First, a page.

Recent events in Catalonia have undoubtedly caught the imagination of plenty of people here in Taiwan. Some have seen the push for independence by the Catalonian people, spearheaded by their regional leaders, as a model which Taiwan should follow. Social media has been full of posts moaning that Taiwanese people lack the commitment and fortitude of their Catalan brothers and sisters.
It is easy to conflate independence agendas elsewhere with the situation at home. Similar emotions were expressed back in 2014 when an independence referendum was held in Scotland, while the recent referendum on allowing the Kurdistan region to secede from Iraq also got plenty of coverage in Taiwan.
However, as several commentators have highlighted in recent weeks, the circumstances in Taiwan and Catalonia (as well as Kurdistan and indeed Scotland) are markedly different.
Catalonia is indisputably part of Spain. Its regional government works within the Spanish political framework, it uses the Spanish legal system, tax system, and so on. The aim of their independence movement is to break away from the Spanish state and create their own sovereign nation. The circumstances in Kurdistan are much the same, although complicated by the regions recent tumultuous history.
In both cases, the independence referendums were not recognized by the national governments. And because Catalonia and Kurdistan are part of the nation states of Spain and Iraq respectively, this means the people of those regions are unlikely to get their wish.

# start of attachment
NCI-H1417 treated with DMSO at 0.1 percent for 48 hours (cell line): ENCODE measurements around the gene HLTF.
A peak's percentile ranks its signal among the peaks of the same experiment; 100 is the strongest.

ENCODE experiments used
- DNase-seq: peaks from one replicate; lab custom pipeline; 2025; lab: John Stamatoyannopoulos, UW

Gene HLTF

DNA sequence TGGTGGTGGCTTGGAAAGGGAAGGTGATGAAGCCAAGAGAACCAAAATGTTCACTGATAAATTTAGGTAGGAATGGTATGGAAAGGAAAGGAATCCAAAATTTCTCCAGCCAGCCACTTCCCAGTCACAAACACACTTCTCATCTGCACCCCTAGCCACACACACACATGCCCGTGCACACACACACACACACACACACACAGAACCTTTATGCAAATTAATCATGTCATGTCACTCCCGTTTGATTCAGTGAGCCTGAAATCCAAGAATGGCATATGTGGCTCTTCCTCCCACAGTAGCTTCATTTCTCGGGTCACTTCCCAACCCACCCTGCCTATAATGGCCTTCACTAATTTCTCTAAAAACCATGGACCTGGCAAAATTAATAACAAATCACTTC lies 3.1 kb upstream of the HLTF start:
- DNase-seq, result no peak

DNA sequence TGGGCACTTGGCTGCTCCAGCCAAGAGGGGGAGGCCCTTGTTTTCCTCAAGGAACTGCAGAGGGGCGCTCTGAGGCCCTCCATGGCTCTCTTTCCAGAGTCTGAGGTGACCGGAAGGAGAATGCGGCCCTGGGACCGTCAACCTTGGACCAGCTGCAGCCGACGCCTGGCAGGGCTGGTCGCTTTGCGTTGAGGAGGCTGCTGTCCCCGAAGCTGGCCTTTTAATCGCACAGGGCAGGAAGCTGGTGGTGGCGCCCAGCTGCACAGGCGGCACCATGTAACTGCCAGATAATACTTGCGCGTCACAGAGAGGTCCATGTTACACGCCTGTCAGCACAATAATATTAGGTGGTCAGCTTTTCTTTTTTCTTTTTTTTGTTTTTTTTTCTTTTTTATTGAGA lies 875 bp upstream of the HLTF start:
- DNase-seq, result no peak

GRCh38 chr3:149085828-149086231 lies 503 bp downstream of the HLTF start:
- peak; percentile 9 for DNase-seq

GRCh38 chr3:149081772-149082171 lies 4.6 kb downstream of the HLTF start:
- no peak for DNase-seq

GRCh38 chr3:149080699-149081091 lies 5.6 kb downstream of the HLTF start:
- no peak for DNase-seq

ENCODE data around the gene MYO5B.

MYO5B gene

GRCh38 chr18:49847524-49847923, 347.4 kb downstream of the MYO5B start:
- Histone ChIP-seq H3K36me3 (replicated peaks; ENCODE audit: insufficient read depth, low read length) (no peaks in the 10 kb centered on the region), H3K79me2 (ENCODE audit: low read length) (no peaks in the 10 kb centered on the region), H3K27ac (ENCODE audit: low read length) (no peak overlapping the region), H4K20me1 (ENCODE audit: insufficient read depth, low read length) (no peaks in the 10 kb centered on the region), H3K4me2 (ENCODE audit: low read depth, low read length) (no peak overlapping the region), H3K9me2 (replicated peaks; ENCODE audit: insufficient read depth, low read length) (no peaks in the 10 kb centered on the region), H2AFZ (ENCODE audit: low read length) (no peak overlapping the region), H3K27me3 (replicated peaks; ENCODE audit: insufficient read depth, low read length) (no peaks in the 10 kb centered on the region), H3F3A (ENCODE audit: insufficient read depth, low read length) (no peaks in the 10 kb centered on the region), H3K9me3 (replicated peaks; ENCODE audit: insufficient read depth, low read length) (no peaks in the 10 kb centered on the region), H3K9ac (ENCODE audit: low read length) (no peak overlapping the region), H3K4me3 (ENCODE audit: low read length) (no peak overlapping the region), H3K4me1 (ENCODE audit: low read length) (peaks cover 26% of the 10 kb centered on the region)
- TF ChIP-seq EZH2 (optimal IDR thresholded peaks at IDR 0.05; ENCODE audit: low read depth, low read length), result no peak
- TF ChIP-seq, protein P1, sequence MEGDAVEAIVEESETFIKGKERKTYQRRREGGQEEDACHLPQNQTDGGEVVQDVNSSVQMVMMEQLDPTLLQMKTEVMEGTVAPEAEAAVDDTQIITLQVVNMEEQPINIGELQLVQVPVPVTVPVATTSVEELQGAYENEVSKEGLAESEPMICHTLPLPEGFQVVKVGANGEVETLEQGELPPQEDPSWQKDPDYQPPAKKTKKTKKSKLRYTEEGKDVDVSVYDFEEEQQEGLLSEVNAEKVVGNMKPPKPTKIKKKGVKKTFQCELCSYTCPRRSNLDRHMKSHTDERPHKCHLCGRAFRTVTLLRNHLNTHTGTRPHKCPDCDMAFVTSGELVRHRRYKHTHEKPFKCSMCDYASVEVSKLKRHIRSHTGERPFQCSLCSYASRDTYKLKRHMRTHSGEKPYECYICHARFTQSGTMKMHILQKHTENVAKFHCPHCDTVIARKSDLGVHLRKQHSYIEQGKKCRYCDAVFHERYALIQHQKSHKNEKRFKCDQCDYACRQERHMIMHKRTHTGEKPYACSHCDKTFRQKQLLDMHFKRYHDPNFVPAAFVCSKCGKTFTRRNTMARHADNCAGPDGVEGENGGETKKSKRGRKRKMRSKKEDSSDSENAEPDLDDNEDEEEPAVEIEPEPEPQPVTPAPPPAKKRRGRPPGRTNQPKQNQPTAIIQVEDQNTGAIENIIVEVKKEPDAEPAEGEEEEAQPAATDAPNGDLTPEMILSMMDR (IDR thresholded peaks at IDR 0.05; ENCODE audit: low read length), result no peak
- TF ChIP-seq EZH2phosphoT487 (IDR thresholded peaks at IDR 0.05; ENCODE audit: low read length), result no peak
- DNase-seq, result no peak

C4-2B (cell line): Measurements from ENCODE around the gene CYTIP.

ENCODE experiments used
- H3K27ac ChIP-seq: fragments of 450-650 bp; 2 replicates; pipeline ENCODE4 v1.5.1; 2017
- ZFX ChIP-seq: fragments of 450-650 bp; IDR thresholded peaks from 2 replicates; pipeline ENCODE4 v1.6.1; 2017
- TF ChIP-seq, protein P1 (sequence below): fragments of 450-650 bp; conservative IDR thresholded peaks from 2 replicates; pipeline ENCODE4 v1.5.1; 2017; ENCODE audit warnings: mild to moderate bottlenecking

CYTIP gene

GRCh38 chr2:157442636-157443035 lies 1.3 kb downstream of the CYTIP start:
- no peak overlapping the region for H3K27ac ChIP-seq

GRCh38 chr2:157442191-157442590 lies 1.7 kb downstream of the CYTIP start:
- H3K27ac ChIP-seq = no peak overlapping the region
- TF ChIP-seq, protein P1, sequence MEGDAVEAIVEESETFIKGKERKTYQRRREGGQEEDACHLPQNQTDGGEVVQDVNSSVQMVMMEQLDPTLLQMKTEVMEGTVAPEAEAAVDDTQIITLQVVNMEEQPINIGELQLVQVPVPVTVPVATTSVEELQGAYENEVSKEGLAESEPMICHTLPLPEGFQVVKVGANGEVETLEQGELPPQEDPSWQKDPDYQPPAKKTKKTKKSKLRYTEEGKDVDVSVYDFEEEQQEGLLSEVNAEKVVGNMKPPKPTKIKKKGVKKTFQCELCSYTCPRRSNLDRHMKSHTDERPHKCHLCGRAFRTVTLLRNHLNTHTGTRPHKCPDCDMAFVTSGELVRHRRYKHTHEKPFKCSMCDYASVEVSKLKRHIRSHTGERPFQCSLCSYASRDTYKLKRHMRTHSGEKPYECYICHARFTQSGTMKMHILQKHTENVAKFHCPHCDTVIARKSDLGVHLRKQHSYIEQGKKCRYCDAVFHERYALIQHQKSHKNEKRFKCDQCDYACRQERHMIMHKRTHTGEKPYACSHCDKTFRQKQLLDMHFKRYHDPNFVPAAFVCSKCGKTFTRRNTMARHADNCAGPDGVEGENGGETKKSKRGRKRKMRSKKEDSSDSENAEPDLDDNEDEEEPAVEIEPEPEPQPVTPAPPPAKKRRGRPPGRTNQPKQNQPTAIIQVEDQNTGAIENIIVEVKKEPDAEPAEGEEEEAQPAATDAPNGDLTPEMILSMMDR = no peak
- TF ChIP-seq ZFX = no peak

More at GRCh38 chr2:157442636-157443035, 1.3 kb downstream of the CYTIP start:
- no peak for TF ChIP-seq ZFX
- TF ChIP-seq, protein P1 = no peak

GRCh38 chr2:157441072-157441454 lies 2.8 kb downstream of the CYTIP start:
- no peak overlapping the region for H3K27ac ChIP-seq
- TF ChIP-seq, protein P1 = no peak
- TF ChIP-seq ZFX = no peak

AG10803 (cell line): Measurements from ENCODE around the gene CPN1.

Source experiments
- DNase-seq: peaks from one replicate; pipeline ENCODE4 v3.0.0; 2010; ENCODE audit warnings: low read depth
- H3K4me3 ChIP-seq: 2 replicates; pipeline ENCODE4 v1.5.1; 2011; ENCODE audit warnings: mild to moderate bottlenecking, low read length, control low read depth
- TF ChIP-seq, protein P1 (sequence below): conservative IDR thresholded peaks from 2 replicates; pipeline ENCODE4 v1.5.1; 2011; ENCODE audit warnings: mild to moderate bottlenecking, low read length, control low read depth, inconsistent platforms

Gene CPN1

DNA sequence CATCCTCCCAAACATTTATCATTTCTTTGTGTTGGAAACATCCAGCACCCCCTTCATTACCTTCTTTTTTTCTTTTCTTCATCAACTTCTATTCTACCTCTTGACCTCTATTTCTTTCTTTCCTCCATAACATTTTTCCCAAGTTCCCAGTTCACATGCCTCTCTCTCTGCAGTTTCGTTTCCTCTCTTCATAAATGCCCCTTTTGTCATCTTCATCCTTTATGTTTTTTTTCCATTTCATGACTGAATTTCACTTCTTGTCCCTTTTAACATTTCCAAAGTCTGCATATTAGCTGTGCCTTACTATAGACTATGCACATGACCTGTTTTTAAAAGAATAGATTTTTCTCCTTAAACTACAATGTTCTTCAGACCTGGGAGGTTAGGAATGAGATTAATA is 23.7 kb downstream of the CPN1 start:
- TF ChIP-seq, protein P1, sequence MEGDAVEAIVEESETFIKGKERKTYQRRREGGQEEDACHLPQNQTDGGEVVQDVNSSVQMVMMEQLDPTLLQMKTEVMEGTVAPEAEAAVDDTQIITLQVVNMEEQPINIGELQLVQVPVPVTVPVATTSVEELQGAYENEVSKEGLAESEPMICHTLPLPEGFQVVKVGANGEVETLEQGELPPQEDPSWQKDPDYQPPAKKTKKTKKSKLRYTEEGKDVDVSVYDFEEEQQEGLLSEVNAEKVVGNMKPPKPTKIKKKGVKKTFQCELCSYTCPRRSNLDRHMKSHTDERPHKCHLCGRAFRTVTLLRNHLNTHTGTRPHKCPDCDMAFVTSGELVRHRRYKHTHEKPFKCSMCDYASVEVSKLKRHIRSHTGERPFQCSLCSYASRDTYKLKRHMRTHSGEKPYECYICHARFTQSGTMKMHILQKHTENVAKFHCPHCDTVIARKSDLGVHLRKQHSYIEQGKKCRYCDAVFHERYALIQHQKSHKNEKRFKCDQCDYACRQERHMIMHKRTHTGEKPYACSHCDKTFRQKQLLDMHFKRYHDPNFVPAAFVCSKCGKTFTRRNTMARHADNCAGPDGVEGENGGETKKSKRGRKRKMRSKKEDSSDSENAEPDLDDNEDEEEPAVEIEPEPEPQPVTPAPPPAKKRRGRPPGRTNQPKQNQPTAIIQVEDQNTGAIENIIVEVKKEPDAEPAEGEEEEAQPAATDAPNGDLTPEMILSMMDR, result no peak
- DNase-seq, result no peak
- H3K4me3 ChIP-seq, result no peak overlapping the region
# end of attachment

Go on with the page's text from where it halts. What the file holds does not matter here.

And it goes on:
Both situations are, rightly, viewed by the international community as domestic political matters and while people are quick to condemn the acts of violence that have been seen against independence campaigners in both, no-one is going to step in and support the separatist movements.
Scotland is a slightly different situation. The Scottish National Party went about their referendum through more official channels and secured approval for it from the British Government. As it turned out, the majority of Scots voted to remain part the UK and while many there still clamor for independence and Brexit might create another opportunity for them, the matter, for now, is settled.
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Taiwan is already an independent sovereign nation
Taiwan, on the other hand, is very different. It is already an independent nation and a sovereign state. Taiwan has its own democratically elected government, its own legal and tax systems, its own currency, its own military, and its own territorial boundaries. This is the everyday reality for the Taiwanese people. They carry Republic of China passports, spend New Taiwan Dollars, and enjoy all the perks and benefits of living in a free and democratic country.
The question of how holding an independence referendum in Taiwan would benefit the Taiwanese people is not easily answered. J Michael Cole has described such a move as being akin to "national suicide." He is right. Just holding an independence referendum would most likely lead to an invasion from across the Taiwan Straits. Voting in favor of independence certainly would.